Monday, November 26, 2018

SWEET LITTLE LIES Is a Great Debut Novel from Cas Frear

At the center of this excellent debut novel is a twenty-six-year-old London police woman named Cat Kinsella. Estranged from her family, her father in particular, she lives alone in a tiny room, devoting her life to her work as a homicide detective while she's haunted by developments that occurred eighteen years earlier when she was a child on vacation with her family in Ireland.

While on that vacation, Cat and her older sister, Jacqui, struck up a friendship with a budding teenage girl named Maryanne Doyle. Just before Cat's family left Ireland, Maryanne suddenly disappeared, never to be seen again. Cat knows that her randy father, a tavern owner and a minor fixer for a crime boss, had been with Maryanne just before she disappeared, although her father steadfastly denied it when the family was questioned by the police in the wake of Maryanne's disappearance. In the years since, Cat has been tormented by the fear that her father may have had something to do with the girl going missing. This has been the source of a great deal of tension between her and her father, even though she has never really articulated her suspicions to him.

Fast forward to the present day when a young married woman named Alice Lapaine is found strangled in London, not far from the tavern that Cat's father still operates. Cat's team is assigned to investigate the case, and initially the victim's husband looks like an excellent suspect. But Cat is stunned when the investigation reveals that "Alice Lapaine" is really none other than the long-lost Maryanne Doyle.

Cat knows that she should immediately come clean with her supervisors about her link to the victim, especially since the body was found so close to her father's establishment. But no one else on the team makes the connection and Cat struggles to maintain the secret while she attempts to unravel the twin mysteries of where Maryanne Doyle has been all these years and how she's wound up murdered now.

This is a very dark and moody story, part psychological suspense novel and part police procedural. Cat Kinsella is a complex and interesting protagonist, and Frear expertly weaves a complex plot that offers up one surprise after another. The settings are very well done. My only concern about the book was the huge coincidence that would have the long-gone girl, Maryanne Doyle, turn up dead and Cat Kinsella be assigned the case. ("Of all the gin joints in all the world...")

Still, that's a minor complaint, and I really enjoyed this book a lot. I see it's billed as "Cat Kinsella #1," and I very much hope that we will not have to wait long for #2. This is a fresh and unique character, and I can hardly wait to see where Frear takes her next.

Wednesday, November 14, 2018

Detective Donald Lam Is Up to His Neck in Trouble Again in This Novel from Erle Stanley Gardner

The twenty-fifth entry in A. A. Fair's (Erle Stanley Gardner's) series featuring private detectives Donald Lam and Bertha Cool finds Donald up to his neck in trouble, as usual, and Bertha in an uproar, also as usual.

The story opens when a businessman asks the detectives to prove twenty-four-hour protection to his secretary who has been getting threatening letters and unsettling phone calls. He wants a man to be on duty during the days and a woman to be on duty at nights, and Cool and Lam seem like the perfect answer to his problem.

Donald and Bertha accept the assignment and almost immediately, of course, things go sideways. Donald is curious about the setup from the beginning, and the closer he looks, the more suspicious he becomes. Ultimately, the case will involve a murder or two along with some conniving businessmen, a few sexy female "escorts" and a fairly clever madam. Practically everyone in the cast of characters is lying through his or her teeth; Donald's nemesis, Sergeant Frank Sellers, will be hard on Donald's case again, and all in all, it makes for a fun evening's read.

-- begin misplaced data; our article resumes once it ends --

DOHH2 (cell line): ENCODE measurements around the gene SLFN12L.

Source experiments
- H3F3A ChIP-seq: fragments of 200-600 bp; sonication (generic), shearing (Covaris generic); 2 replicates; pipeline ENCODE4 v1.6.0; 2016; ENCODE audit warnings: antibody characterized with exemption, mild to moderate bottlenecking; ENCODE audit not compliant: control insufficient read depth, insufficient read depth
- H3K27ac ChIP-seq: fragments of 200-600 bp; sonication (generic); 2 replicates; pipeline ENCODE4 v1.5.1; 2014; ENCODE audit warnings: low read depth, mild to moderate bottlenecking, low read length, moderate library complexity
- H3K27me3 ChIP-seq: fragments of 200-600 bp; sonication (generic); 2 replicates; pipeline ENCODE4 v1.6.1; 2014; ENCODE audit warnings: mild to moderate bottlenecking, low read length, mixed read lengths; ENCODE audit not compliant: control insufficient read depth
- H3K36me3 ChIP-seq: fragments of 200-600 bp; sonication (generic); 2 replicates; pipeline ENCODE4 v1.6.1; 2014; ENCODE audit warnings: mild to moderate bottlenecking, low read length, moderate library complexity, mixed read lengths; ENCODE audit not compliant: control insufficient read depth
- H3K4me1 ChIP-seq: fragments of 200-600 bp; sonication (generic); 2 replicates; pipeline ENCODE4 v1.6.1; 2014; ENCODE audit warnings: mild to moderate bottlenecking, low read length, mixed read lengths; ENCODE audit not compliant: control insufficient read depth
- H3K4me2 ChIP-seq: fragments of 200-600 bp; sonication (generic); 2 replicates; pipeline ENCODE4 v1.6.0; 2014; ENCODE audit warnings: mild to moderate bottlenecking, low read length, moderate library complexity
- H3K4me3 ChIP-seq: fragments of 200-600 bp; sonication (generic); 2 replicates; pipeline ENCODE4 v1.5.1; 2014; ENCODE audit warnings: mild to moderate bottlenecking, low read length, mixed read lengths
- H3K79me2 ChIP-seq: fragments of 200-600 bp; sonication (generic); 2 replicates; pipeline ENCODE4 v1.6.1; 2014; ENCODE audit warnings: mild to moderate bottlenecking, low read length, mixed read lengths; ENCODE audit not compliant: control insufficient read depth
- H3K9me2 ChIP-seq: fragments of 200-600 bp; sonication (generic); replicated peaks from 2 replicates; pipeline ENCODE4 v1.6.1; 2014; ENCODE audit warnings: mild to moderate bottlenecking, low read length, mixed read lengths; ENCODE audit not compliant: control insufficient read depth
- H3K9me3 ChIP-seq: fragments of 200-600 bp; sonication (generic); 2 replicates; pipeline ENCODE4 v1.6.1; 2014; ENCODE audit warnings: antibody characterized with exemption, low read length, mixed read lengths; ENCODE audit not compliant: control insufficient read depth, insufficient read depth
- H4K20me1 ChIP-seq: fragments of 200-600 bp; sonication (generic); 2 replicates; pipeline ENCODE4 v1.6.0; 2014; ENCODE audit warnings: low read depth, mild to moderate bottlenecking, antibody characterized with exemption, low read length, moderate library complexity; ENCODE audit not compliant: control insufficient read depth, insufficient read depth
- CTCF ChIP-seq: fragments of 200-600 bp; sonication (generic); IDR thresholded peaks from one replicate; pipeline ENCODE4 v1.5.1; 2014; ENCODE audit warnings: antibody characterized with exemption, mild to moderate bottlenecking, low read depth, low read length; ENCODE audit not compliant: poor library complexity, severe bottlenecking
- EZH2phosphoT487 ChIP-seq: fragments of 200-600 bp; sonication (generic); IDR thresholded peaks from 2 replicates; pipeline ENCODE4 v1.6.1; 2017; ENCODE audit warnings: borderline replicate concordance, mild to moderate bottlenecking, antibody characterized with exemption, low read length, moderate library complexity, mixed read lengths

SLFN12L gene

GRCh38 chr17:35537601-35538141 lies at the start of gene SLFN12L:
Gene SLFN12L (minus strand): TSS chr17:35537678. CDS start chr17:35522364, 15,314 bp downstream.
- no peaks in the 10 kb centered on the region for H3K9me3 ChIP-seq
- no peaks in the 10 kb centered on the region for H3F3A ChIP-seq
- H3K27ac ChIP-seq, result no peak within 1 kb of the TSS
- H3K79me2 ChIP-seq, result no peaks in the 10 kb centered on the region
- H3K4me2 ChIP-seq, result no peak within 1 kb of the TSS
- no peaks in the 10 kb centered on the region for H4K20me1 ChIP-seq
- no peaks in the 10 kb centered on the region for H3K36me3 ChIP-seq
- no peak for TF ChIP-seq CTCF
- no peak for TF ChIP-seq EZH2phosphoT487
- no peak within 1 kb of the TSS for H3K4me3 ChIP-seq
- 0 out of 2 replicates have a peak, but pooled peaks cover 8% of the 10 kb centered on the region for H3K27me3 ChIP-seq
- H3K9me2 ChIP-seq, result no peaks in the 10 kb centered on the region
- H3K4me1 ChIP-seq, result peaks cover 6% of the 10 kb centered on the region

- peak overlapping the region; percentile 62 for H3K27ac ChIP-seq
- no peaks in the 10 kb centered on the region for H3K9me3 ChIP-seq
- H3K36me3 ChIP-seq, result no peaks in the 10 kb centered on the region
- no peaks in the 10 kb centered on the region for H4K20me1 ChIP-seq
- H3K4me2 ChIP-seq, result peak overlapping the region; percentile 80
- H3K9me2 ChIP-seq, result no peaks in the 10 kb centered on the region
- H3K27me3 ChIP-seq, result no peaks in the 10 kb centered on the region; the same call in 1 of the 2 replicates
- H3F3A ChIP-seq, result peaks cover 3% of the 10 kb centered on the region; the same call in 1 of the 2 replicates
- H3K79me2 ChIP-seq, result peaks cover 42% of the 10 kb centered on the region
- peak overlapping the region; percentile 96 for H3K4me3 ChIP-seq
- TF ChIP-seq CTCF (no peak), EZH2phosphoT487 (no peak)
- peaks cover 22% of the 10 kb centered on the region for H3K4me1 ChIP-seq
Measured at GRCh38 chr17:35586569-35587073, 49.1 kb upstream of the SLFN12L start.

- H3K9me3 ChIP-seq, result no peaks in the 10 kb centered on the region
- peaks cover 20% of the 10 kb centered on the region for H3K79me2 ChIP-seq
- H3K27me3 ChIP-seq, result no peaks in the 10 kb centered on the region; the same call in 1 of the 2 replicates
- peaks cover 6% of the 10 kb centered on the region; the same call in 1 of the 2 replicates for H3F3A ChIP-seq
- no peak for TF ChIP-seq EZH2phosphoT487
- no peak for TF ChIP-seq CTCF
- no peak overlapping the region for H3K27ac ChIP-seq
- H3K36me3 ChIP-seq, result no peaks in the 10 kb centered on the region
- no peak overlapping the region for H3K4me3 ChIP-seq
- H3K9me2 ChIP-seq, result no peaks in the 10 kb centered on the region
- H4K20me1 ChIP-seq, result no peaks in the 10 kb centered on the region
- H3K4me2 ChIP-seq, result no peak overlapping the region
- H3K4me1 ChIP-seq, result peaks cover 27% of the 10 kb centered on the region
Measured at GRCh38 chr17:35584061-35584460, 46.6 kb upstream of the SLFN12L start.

Thursday, November 8, 2018

Joe Gunther's Vermont Bureau of Investigations Faces Three Complex Cases

This is another very entertaining entry in Archer Mayor’s long-running series featuring Joe Gunther, the head of the Vermont Bureau of Investigation. It’s also somewhat unique in that Gunther himself plays only a small, supporting role in the investigations that make up the book’s crime stories.

As the book opens, Gunther’s elderly mother is suddenly taken seriously ill. She has a rare malady that requires that she be transferred for treatment to a facility in St. Louis, Missouri. Joe accompanies her and so will be missing in action until she recovers. He names Detective Sammie Martens to run the unit in his absence.

No sooner does this happen than the VBI is suddenly challenged by three unique and complex investigations—one for each member of the team that Joe has left in place. One falls to the troubled Willy Kunkle when a small girl discovers three broken teeth near a railroad track in Windsor, Vermont. Near the teeth is an electronic device of some sort which has been badly burned. Are the teeth and the device connected? Does either discovery mean anything of consequence? Is there any criminal activity involved?

Willy’s curiosity is aroused and so he begins poking into the matter in his own inimitable way, meaning that he will work the case alone and that he will keep his supervisor—in this case his wife, Sammie, rather than Joe Gunther—largely in the dark until he gets a handle on the investigation. Also, his methods may not be strictly kosher, but in the end the trail leads him to a potentially dangerous situation that may involve terrorists.

Meanwhile, in addition to commanding the squad, Sammie winds up with a murder case to handle. A young woman was beaten and killed by an intruder in her apartment. The woman’s roommate smacked the assailant with a frying pan and drove him off, but the case assumes additional importance because the surviving young woman is the daughter of Beverly Hillstrom, the state medical examiner, and Joe Gunther’s current girlfriend. It’s unclear if the attack was random or if the victim was targeted deliberately, but Sammie will have her hands full trying to sort it all out.

Finally, Lester Spinney, the third of Joe’s subordinates, inherits a cold case that’s suddenly not so cold any more. Two years earlier, a state trooper pulled a man over on a stretch of deserted road. A few minutes later, both men were dead, apparently having shot each other. It’s impossible to say how or why this happened, but the case seemed open and shut, and the world has moved on. But now a technician in the crime lab has taken a second look at the fingerprints on the gun belonging to the civilian involved and has found a strange anomaly. Maybe the case wasn’t so open and shut after all, and Spinney will have to move very delicately if he’s to get at the truth of what happened that night without ruffling a lot of feathers.